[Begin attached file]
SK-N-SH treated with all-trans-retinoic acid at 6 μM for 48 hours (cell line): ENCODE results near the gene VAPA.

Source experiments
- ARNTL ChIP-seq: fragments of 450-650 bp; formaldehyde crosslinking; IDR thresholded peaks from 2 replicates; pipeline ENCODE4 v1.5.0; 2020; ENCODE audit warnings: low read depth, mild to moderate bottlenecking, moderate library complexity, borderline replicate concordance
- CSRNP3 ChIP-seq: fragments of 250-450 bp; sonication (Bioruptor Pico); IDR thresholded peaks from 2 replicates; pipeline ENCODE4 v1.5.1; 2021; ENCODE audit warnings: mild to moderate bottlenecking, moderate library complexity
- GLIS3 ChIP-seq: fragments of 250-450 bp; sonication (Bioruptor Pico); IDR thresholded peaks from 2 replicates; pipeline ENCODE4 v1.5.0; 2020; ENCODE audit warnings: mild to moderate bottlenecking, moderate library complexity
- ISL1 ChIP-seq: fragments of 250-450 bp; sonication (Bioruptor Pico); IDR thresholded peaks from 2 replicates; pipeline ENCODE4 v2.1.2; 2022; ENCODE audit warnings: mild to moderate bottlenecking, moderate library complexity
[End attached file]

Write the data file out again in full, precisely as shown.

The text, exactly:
SK-N-SH treated with all-trans-retinoic acid at 6 μM for 48 hours (cell line): ENCODE results near the gene VAPA.

Source experiments
- ARNTL ChIP-seq: fragments of 450-650 bp; formaldehyde crosslinking; IDR thresholded peaks from 2 replicates; pipeline ENCODE4 v1.5.0; 2020; ENCODE audit warnings: low read depth, mild to moderate bottlenecking, moderate library complexity, borderline replicate concordance
- CSRNP3 ChIP-seq: fragments of 250-450 bp; sonication (Bioruptor Pico); IDR thresholded peaks from 2 replicates; pipeline ENCODE4 v1.5.1; 2021; ENCODE audit warnings: mild to moderate bottlenecking, moderate library complexity
- GLIS3 ChIP-seq: fragments of 250-450 bp; sonication (Bioruptor Pico); IDR thresholded peaks from 2 replicates; pipeline ENCODE4 v1.5.0; 2020; ENCODE audit warnings: mild to moderate bottlenecking, moderate library complexity
- ISL1 ChIP-seq: fragments of 250-450 bp; sonication (Bioruptor Pico); IDR thresholded peaks from 2 replicates; pipeline ENCODE4 v2.1.2; 2022; ENCODE audit warnings: mild to moderate bottlenecking, moderate library complexity